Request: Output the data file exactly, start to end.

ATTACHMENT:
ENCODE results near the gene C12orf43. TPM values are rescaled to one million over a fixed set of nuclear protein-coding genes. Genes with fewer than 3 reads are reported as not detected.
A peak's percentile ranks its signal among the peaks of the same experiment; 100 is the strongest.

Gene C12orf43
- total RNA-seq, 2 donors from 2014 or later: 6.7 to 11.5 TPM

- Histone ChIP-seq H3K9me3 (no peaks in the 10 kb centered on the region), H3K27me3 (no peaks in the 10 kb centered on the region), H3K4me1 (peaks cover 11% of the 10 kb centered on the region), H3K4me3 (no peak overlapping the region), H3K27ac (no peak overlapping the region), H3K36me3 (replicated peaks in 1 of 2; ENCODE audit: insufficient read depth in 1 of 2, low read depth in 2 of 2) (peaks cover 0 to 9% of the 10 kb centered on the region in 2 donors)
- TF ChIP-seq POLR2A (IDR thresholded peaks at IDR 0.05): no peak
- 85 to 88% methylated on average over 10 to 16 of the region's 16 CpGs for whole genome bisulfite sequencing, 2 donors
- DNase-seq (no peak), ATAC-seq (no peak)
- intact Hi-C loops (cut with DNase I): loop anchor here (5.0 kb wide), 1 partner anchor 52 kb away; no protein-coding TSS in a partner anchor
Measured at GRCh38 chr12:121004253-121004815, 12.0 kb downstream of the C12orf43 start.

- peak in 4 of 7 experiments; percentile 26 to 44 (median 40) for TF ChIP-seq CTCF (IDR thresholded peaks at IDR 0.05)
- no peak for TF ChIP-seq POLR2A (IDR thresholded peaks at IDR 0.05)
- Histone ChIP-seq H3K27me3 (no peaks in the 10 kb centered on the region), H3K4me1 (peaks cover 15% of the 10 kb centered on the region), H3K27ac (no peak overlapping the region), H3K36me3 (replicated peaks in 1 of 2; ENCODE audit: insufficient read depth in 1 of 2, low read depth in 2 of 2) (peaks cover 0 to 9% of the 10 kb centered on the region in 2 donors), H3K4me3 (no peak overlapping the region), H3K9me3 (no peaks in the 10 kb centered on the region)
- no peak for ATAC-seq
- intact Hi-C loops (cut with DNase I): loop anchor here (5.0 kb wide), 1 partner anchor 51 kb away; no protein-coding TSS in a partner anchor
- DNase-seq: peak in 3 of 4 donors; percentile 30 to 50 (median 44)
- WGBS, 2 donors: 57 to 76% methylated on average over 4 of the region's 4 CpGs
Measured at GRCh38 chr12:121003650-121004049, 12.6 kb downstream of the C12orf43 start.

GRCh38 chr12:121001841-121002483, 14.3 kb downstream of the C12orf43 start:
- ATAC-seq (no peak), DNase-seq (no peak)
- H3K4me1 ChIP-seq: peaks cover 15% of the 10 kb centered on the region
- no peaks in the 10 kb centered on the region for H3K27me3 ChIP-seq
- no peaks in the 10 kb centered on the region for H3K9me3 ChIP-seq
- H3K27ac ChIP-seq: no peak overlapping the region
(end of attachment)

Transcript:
ENCODE results near the gene C12orf43. TPM values are rescaled to one million over a fixed set of nuclear protein-coding genes. Genes with fewer than 3 reads are reported as not detected.
A peak's percentile ranks its signal among the peaks of the same experiment; 100 is the strongest.

Gene C12orf43
- total RNA-seq, 2 donors from 2014 or later: 6.7 to 11.5 TPM

- Histone ChIP-seq H3K9me3 (no peaks in the 10 kb centered on the region), H3K27me3 (no peaks in the 10 kb centered on the region), H3K4me1 (peaks cover 11% of the 10 kb centered on the region), H3K4me3 (no peak overlapping the region), H3K27ac (no peak overlapping the region), H3K36me3 (replicated peaks in 1 of 2; ENCODE audit: insufficient read depth in 1 of 2, low read depth in 2 of 2) (peaks cover 0 to 9% of the 10 kb centered on the region in 2 donors)
- TF ChIP-seq POLR2A (IDR thresholded peaks at IDR 0.05): no peak
- 85 to 88% methylated on average over 10 to 16 of the region's 16 CpGs for whole genome bisulfite sequencing, 2 donors
- DNase-seq (no peak), ATAC-seq (no peak)
- intact Hi-C loops (cut with DNase I): loop anchor here (5.0 kb wide), 1 partner anchor 52 kb away; no protein-coding TSS in a partner anchor
Measured at GRCh38 chr12:121004253-121004815, 12.0 kb downstream of the C12orf43 start.

- peak in 4 of 7 experiments; percentile 26 to 44 (median 40) for TF ChIP-seq CTCF (IDR thresholded peaks at IDR 0.05)
- no peak for TF ChIP-seq POLR2A (IDR thresholded peaks at IDR 0.05)
- Histone ChIP-seq H3K27me3 (no peaks in the 10 kb centered on the region), H3K4me1 (peaks cover 15% of the 10 kb centered on the region), H3K27ac (no peak overlapping the region), H3K36me3 (replicated peaks in 1 of 2; ENCODE audit: insufficient read depth in 1 of 2, low read depth in 2 of 2) (peaks cover 0 to 9% of the 10 kb centered on the region in 2 donors), H3K4me3 (no peak overlapping the region), H3K9me3 (no peaks in the 10 kb centered on the region)
- no peak for ATAC-seq
- intact Hi-C loops (cut with DNase I): loop anchor here (5.0 kb wide), 1 partner anchor 51 kb away; no protein-coding TSS in a partner anchor
- DNase-seq: peak in 3 of 4 donors; percentile 30 to 50 (median 44)
- WGBS, 2 donors: 57 to 76% methylated on average over 4 of the region's 4 CpGs
Measured at GRCh38 chr12:121003650-121004049, 12.6 kb downstream of the C12orf43 start.

GRCh38 chr12:121001841-121002483, 14.3 kb downstream of the C12orf43 start:
- ATAC-seq (no peak), DNase-seq (no peak)
- H3K4me1 ChIP-seq: peaks cover 15% of the 10 kb centered on the region
- no peaks in the 10 kb centered on the region for H3K27me3 ChIP-seq
- no peaks in the 10 kb centered on the region for H3K9me3 ChIP-seq
- H3K27ac ChIP-seq: no peak overlapping the region